Nasal Fracture Workup

Updated: Dec 06, 2018
  • Author: Samuel J Haraldson, MD; Chief Editor: Craig C Young, MD  more...
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Workup

Laboratory Studies

In cases with a significant amount of bleeding or where a patient may require operative intervention, the following blood tests should be obtained:

  • Complete blood cell (CBC) count – To check baseline level of hemoglobin and platelet count

  • Coagulation studies (prothrombin time [PT] / activated partial thromboplastin time [aPTT])

  • Blood typing and cross-matching for packed red blood cells – In the event transfusion should be required

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Imaging Studies

See the list below:

  • Nearly 50% of nasal fractures are likely to be missed on plain film nasal radiographs. A high incidence of false-positive studies secondary to the complex anatomy of the developmental suture lines exists. Cartilaginous injury is not detected by radiographs; therefore, it is not considered routine to order nasal radiographs only when an isolated nasal fracture is suspected.

  • Facial x-ray series: If suspicion for other facial injury exists, then a complete facial radiographic series should be obtained.

  • Computed tomography (CT) scanning provides the best information regarding the extent of bony injury in nasal and facial fractures, particularly digital volume tomography (DVT). [14] Again, cartilaginous injury is likely to be missed.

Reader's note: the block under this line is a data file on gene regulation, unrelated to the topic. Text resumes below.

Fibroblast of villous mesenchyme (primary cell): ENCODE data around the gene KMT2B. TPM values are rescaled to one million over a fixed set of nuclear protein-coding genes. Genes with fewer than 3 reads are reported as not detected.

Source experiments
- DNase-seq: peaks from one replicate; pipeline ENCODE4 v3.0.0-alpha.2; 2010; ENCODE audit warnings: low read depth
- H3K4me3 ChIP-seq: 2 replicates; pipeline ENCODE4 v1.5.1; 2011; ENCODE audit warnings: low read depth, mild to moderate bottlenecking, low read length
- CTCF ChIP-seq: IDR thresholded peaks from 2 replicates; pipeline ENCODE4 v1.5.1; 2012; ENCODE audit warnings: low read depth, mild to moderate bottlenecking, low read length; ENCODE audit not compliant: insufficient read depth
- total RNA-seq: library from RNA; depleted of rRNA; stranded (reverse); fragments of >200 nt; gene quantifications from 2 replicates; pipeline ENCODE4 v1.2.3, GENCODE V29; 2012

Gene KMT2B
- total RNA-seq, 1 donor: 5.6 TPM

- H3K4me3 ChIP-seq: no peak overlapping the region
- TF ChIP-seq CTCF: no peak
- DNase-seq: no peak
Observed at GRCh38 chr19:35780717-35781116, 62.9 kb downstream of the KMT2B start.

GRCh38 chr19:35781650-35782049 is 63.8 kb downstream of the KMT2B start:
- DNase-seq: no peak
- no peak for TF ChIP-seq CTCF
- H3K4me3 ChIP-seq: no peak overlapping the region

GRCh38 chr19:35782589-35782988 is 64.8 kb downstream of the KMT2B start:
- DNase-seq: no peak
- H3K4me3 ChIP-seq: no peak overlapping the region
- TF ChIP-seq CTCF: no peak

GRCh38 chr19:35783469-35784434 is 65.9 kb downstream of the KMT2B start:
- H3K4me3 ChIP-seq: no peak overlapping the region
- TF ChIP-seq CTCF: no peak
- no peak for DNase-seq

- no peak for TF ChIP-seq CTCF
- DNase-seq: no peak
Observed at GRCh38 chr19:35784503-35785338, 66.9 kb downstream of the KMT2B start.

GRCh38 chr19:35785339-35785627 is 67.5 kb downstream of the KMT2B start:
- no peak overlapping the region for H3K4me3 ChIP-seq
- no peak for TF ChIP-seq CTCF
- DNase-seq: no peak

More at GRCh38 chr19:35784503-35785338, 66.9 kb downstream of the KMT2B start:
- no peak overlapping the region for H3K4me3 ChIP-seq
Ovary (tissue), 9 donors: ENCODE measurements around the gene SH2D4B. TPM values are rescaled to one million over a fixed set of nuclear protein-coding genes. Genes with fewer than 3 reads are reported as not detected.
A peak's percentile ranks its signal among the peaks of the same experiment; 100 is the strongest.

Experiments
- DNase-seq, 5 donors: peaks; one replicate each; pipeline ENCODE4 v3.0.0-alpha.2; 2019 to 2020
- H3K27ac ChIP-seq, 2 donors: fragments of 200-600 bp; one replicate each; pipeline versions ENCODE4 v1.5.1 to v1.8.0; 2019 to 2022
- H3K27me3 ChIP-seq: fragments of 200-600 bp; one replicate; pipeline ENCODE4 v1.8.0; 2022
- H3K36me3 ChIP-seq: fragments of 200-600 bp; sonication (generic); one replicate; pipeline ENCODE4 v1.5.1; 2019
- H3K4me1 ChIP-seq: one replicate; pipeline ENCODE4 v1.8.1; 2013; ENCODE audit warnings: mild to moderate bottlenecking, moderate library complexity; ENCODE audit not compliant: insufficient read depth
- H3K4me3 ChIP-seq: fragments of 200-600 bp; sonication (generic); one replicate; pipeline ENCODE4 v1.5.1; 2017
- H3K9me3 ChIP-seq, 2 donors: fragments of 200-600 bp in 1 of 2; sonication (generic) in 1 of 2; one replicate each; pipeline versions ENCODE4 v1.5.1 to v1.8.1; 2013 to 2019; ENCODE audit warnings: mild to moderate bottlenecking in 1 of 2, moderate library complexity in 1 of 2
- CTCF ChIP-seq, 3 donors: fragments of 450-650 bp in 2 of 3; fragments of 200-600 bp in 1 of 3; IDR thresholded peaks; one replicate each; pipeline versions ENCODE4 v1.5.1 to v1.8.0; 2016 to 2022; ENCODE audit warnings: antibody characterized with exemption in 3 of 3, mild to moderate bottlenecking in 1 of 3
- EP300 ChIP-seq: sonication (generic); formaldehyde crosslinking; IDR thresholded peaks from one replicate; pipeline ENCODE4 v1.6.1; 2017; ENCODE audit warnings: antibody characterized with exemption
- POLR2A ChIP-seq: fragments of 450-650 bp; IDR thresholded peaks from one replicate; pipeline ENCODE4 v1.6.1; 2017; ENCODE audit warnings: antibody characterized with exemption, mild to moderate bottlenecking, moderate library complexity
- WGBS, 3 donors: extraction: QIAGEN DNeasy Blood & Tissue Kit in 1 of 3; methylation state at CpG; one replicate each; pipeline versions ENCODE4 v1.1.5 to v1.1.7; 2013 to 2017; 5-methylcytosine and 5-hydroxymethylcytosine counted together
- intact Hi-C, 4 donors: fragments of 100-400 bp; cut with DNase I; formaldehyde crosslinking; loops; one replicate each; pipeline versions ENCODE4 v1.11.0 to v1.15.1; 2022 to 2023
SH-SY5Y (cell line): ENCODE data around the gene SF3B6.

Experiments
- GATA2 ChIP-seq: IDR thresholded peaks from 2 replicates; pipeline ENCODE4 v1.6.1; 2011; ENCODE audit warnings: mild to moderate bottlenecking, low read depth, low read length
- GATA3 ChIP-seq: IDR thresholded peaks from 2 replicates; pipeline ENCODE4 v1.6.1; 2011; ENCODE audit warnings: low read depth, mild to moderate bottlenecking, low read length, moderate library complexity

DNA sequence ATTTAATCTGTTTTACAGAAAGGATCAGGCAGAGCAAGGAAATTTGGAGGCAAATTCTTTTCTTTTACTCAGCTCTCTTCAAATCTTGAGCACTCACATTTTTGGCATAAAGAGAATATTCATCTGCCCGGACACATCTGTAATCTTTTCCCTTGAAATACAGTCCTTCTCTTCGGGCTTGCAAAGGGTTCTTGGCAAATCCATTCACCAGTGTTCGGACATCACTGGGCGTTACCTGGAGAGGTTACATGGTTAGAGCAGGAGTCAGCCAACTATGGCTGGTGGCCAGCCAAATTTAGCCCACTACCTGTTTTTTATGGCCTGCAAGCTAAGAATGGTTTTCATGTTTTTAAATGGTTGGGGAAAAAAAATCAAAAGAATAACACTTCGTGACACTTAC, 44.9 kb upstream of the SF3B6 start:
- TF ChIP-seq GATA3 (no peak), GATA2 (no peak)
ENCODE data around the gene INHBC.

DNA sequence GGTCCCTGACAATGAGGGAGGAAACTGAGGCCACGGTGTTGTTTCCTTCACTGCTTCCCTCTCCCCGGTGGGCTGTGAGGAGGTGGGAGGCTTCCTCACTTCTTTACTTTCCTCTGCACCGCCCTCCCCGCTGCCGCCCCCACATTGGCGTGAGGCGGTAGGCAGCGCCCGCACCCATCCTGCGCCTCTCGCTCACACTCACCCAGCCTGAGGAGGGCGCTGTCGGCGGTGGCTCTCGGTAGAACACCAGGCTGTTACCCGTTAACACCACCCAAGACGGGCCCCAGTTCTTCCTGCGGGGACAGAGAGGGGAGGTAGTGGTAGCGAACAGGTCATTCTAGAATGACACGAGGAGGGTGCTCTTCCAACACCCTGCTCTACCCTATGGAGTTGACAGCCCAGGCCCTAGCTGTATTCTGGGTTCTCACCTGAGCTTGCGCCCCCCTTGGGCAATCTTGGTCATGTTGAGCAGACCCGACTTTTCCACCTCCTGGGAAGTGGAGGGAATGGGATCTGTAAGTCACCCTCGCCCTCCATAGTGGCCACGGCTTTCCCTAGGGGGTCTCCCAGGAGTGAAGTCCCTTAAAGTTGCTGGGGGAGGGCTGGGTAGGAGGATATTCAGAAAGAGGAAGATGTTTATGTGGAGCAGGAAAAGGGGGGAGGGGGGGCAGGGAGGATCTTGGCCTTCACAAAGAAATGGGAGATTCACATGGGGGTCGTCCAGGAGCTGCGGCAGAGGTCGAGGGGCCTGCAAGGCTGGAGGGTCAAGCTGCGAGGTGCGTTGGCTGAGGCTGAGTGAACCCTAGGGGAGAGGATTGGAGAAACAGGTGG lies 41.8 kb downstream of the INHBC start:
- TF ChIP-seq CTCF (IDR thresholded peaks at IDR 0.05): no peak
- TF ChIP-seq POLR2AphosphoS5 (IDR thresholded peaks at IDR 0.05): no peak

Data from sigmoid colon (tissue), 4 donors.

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Procedures

Closed reduction

  • Closed reduction of nasal fractures, including nasal septal fractures, should be performed by an otolaryngologist, plastic surgeon, or maxillofacial surgeon.

  • The repair technique requires specialized instruments and involves a reversal of forces that caused the injury.

  • An attempt at closed reduction of an obvious nasal deformity may be made in the acute setting by medical personnel who are trained in this procedure, in which only a gloved hand is used.

  • A study investigated the minimal and optimal duration of the nasal packing following reduction surgery of nasal bone fracture. The study demonstrated that 1-day packing had comparable postoperative outcome with reducing the patients' discomfort. A longer packing duration was not needed to achieve stable results and the study concluded that 1-day is a reasonable packing time for most nasal bone fractures. [15]

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